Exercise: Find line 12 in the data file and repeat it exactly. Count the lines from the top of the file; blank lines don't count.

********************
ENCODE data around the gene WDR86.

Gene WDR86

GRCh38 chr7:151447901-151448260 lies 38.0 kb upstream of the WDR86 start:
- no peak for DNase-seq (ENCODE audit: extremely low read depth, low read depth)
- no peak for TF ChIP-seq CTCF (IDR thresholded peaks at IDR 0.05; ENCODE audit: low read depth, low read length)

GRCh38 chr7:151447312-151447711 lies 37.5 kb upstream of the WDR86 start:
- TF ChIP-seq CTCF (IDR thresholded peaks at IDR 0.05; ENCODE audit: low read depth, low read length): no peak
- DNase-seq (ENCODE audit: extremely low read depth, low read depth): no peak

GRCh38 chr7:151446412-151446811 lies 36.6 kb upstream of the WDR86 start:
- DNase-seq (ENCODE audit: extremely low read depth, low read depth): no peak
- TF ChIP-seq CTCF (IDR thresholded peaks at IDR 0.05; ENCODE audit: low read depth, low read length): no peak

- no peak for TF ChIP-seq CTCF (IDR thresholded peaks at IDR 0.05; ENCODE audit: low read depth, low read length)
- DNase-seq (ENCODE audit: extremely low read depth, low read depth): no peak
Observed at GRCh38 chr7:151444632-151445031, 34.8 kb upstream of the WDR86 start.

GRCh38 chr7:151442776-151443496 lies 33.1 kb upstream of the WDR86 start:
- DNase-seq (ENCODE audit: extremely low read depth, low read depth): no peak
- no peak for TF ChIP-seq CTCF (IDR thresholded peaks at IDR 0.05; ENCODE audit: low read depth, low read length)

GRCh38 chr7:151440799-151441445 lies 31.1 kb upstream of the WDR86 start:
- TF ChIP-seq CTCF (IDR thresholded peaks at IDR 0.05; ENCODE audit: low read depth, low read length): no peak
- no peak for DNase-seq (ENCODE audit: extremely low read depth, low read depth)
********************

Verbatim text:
- no peak for TF ChIP-seq CTCF (IDR thresholded peaks at IDR 0.05; ENCODE audit: low read depth, low read length)